Focal Passage: Acts 4:36-5:11
It was my fifth grade year. I had found out a couple of weeks before report card day that I would be making a “C.” I had been told on the previous report card day that the punishment I had just received would be doubled if I came home with another “C.”
When I received my report card I discovered not one “C,” but two!” Somehow, in the mercy of God, I escaped what was coming.
Although grades are an earthly concern, this story is one example of the kind of standards my parents set for their children. When I fell below my father’s expectations, he said, “You can do better! It would be different if you couldn’t do any better, but you can!” The same is true for the local church.
Ananias and Sapphira pretended to follow the example of Barnabas, and claimed to give the church all the income from a piece of land while they kept a portion of the money for themselves. God enforced this first example of church discipline because they had lied to Him and put Him to the test.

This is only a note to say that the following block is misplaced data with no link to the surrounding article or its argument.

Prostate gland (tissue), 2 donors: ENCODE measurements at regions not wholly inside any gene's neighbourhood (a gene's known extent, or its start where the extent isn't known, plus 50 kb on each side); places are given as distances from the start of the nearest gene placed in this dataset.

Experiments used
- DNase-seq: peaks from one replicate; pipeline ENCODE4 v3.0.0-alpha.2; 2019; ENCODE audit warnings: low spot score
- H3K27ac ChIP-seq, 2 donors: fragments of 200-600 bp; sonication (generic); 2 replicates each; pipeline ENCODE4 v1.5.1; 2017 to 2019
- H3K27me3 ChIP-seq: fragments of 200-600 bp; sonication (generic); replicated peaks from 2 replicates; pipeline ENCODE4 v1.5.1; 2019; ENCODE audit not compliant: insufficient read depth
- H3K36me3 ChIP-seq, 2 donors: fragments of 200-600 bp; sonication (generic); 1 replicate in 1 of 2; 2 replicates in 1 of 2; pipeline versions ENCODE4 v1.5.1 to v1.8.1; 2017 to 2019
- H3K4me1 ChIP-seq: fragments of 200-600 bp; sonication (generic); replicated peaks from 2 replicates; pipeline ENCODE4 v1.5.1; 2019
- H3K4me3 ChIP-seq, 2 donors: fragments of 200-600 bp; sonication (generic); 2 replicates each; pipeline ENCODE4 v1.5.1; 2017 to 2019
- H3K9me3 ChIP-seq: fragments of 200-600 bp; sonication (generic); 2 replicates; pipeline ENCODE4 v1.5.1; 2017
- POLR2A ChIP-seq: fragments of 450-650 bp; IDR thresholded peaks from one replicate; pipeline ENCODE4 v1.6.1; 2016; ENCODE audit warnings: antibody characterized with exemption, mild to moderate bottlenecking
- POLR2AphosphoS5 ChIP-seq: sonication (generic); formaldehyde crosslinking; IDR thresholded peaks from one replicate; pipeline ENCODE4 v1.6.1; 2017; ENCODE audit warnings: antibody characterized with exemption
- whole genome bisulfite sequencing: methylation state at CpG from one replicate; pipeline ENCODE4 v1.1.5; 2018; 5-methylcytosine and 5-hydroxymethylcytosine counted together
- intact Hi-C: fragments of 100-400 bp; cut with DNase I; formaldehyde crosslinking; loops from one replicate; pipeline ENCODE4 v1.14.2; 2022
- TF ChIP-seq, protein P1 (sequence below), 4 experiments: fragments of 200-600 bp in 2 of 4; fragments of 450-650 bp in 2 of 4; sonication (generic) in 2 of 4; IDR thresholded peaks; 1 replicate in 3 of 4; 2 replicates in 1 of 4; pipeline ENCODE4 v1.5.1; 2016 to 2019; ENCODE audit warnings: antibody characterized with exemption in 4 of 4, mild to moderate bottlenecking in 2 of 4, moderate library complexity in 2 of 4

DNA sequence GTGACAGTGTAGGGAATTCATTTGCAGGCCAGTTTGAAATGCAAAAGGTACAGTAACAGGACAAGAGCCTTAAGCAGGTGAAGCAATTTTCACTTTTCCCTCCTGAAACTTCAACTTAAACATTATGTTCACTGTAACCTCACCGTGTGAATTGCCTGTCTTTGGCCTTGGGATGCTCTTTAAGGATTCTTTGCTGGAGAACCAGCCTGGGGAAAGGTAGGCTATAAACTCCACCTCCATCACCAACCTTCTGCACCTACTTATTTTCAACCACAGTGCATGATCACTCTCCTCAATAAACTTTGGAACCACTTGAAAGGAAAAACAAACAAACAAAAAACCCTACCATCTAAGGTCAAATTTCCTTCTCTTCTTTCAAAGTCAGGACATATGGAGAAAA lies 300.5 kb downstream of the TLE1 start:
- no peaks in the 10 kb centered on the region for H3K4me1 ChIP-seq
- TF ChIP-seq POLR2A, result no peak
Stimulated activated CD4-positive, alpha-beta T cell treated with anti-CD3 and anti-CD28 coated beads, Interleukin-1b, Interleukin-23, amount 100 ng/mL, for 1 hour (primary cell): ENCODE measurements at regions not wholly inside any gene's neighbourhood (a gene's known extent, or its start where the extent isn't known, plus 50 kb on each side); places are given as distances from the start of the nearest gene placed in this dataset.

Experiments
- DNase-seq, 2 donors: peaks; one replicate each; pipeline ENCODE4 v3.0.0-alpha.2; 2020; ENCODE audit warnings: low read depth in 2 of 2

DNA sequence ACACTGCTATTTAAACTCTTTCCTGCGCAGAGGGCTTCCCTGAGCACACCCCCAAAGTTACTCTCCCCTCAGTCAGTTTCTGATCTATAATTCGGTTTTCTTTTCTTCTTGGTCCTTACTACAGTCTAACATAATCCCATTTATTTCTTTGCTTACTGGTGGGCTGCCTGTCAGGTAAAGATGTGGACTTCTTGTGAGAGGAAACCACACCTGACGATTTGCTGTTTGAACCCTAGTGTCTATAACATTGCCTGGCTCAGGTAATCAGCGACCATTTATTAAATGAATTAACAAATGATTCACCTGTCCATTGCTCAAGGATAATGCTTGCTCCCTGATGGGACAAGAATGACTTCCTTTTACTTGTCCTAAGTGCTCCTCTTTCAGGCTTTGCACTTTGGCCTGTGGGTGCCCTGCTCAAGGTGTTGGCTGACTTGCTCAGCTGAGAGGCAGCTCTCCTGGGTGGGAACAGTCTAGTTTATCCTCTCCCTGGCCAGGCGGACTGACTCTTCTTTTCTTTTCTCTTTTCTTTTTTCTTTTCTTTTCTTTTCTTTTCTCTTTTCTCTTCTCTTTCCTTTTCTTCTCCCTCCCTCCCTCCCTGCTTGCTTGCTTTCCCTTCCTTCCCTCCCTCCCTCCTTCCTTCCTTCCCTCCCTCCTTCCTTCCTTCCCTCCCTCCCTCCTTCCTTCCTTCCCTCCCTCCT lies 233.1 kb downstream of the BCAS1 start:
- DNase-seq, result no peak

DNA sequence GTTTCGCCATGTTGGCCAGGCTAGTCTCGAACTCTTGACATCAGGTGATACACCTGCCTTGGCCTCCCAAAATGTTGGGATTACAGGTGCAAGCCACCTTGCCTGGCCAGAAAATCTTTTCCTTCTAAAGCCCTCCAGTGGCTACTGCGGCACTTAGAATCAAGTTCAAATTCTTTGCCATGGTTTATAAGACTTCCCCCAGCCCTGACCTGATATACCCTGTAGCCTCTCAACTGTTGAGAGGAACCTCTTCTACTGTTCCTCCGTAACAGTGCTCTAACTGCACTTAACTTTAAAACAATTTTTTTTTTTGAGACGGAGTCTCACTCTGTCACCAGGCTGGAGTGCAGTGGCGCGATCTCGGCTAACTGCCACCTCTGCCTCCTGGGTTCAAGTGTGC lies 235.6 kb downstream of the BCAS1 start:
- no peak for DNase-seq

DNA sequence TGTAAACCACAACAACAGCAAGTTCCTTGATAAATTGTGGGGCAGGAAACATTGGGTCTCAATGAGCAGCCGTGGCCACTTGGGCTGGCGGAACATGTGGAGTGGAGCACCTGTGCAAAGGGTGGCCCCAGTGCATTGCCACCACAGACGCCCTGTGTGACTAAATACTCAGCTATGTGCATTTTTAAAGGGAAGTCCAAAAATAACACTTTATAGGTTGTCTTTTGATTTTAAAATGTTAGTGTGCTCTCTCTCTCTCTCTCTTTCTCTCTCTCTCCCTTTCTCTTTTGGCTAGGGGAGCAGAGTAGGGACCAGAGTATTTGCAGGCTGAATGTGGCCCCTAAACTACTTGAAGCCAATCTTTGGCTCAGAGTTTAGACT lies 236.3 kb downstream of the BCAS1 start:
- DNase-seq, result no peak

The early Church had enjoyed the favor of the people (2:47) from a distance, but they would not allow lost or spiritually immature people to set the standards for the Body of Christ. Most people who reject the idea of church discipline claim it is “unloving,” and bad for church unity. On the contrary, how can we say we love someone while we let them wallow in ungodly behavior?
How can a church be unified as part of the body runs toward sin while the other part runs from it? Such claims to unity are false.
Most established churches cannot make these changes quickly, because their members have never been taught the biblical and practical dimensions of church discipline. However, pastors must love the Lord, His Word and His Body enough to lead their congregations in an intentional process of establishing meaningful membership. Remember, God takes the health and holiness of His Church seriously, and so should we.